First, let's fetch the original image without any transformations.

app/screens/Fetch/index.js
import React, { useState, useEffect } from 'react';
import { View } from 'react-native';
import Image from '../../components/Image/';
import getStyleSheet from './styles';
import { getImagekitUrlFromSrc, getImagekitUrlFromPath } from '../../lib/imagekit';
import { urlEndpoint } from '../../config/imagekit';
function Fetch() {
let styleSheet = getStyleSheet({});
var imagePath = "/default.jpg";
var imageSrc = urlEndpoint+imagePath;
const [imageUrl, setImageUrl] = useState();
useEffect(() => {
showTransformedImage();
}, [])
function showTransformedImage() {
var transformedImageUrl = getImagekitUrlFromSrc(imageSrc, []);
setImageUrl(transformedImageUrl);
}
return (
<View style={styleSheet.imgContainer}>
{
imageUrl &&
<Image
source={{'uri' : imageUrl}}
style={{
width: 300,
height: 300,
}}
/>
}
</View>
);
}
export default Fetch;

It will look as shown below. In the sample app, the buttons are present to demonstrate the use of different transformations. You can see the full list of supported transformations here.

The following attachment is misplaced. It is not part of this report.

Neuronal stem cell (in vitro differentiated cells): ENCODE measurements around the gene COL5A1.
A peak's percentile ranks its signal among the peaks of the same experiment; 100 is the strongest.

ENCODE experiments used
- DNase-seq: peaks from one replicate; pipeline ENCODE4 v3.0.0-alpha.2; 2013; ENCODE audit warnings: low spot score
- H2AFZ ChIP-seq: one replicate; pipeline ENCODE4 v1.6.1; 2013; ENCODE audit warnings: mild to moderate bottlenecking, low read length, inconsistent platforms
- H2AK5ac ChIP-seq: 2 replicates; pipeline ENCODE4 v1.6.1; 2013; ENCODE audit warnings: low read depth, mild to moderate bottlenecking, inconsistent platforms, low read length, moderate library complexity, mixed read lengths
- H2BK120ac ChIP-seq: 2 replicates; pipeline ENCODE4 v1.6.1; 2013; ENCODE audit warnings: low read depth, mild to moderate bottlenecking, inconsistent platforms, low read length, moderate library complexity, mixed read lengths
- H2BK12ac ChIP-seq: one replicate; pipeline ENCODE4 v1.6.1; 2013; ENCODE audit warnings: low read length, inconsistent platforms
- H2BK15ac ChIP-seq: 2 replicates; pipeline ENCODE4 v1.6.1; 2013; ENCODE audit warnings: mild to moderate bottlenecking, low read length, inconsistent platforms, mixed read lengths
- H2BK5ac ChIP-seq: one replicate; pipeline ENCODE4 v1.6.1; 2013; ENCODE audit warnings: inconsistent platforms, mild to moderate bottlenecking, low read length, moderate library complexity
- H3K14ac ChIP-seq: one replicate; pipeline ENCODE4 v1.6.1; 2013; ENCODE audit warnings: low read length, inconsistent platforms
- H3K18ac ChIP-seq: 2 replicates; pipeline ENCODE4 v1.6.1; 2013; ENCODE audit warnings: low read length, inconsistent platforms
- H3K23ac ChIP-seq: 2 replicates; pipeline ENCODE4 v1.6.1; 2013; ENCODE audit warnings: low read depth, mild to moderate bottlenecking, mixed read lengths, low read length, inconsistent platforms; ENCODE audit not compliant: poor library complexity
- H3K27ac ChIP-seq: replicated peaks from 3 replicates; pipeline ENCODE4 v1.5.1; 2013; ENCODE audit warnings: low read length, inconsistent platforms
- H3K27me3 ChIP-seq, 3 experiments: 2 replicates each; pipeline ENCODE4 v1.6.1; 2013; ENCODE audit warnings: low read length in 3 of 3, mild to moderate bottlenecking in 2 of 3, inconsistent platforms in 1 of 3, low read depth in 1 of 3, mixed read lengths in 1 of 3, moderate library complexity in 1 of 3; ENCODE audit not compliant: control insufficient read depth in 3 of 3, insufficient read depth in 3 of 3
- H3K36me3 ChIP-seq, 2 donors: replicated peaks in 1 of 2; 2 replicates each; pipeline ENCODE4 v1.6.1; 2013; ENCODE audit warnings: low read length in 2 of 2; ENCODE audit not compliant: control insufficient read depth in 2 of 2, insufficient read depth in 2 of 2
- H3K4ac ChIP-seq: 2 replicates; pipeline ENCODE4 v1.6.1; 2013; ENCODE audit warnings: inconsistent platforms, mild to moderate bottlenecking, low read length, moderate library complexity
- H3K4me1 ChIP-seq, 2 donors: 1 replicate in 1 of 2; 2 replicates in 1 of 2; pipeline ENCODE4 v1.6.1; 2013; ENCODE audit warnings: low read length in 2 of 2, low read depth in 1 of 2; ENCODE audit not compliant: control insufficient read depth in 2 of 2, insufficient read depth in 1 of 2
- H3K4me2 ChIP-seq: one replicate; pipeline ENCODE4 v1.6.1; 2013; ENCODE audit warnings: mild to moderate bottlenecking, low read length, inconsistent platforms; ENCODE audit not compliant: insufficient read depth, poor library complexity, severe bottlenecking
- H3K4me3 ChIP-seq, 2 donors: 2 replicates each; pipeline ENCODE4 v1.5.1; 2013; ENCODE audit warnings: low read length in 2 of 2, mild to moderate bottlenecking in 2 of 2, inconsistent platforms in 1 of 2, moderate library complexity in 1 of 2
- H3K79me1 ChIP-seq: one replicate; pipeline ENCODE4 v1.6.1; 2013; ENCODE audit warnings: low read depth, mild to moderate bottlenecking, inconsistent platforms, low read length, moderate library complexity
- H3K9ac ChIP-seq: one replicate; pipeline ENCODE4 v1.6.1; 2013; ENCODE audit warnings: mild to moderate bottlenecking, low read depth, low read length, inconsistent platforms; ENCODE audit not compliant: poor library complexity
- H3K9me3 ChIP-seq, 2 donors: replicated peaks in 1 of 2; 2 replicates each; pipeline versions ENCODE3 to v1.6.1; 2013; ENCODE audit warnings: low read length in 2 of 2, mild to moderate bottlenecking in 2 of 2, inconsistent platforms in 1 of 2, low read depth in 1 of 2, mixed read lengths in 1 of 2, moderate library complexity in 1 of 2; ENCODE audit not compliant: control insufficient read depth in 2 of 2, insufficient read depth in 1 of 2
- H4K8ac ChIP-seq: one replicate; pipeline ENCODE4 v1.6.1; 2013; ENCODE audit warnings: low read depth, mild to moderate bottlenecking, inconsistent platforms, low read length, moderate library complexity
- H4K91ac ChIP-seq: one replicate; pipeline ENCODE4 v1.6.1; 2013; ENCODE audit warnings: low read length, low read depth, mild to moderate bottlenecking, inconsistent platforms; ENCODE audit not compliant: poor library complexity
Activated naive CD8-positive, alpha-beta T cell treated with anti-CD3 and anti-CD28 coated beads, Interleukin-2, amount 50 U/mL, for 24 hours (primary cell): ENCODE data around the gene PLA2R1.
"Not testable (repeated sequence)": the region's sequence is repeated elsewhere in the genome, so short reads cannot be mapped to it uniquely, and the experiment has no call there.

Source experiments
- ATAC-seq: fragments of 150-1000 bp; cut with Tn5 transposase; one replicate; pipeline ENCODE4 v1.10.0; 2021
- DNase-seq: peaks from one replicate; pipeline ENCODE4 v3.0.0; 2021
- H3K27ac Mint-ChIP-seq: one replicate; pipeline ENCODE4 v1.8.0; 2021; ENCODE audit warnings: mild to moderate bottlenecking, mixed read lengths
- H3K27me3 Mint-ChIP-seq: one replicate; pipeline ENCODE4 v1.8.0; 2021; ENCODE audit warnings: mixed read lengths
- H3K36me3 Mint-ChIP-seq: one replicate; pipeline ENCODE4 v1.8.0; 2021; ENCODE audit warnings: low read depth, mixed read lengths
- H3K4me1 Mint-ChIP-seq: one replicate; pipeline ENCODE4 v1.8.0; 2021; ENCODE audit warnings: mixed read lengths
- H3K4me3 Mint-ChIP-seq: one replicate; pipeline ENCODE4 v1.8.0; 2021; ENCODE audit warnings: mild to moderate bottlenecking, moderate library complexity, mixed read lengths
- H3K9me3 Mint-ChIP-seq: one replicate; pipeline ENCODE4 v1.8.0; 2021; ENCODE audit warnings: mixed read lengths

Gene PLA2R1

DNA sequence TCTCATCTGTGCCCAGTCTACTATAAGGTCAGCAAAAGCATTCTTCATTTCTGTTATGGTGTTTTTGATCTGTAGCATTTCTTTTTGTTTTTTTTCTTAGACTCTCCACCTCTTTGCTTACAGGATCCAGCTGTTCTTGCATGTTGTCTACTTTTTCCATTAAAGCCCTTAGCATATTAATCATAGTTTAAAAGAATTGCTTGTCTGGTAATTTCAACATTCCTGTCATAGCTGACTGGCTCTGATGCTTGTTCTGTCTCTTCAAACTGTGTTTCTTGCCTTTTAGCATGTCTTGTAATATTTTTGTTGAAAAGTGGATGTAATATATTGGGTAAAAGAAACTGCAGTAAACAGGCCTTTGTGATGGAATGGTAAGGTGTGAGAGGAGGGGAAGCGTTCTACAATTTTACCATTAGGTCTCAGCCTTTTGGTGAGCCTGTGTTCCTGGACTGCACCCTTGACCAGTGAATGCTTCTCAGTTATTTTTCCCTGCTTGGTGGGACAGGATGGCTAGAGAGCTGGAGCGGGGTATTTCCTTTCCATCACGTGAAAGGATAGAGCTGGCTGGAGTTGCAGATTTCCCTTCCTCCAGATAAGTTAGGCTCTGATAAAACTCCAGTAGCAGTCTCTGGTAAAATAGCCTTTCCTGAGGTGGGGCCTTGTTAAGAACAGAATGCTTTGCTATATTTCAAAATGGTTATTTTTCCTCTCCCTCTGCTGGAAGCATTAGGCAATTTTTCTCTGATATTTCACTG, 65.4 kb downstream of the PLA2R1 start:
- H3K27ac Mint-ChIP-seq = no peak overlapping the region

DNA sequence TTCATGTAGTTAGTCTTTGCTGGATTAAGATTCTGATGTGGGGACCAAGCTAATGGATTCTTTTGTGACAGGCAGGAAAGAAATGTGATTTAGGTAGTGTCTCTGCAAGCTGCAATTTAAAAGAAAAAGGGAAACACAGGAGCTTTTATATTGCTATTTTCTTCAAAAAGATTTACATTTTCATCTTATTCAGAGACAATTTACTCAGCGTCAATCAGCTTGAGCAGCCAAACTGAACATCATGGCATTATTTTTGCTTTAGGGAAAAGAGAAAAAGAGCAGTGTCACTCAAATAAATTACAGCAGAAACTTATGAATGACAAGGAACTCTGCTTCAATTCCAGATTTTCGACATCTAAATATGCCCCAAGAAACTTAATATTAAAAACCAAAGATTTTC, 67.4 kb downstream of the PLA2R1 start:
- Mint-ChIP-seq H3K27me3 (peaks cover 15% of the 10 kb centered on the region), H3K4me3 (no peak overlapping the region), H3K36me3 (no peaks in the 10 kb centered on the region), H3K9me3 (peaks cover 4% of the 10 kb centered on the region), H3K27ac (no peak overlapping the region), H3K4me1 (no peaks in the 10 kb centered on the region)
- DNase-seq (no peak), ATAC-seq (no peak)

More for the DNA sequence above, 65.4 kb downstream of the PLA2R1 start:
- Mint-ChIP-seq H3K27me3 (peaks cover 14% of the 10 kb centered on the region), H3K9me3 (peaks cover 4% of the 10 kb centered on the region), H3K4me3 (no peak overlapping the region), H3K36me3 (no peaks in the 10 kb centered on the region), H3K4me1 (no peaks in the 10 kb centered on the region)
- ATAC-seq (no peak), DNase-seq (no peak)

In the sample app, we are using our own custom Text, Image, Button components created using React native's components for consistency, you can use them, original or any other UI kit if you want.

Common Image Manipulation

This section covers the basics:‌

Imagekit Javascript SDK gives a name to each transformation parameter e.g. height for h and width for w parameter. It makes your code more readable. If the property does not match any of the available options, it is added as it is. See the full list of supported transformations in React SDK on Github.

You can also use h and w parameter instead of height and width. See the complete list of transformations supported in ImageKit here.

Basic image resizing

Let's resize the image to a height of 150 and a width of 150.

Note: You'll need to specify height and width in the Image component of react-native accordingly as we are fetching the image from a remote url.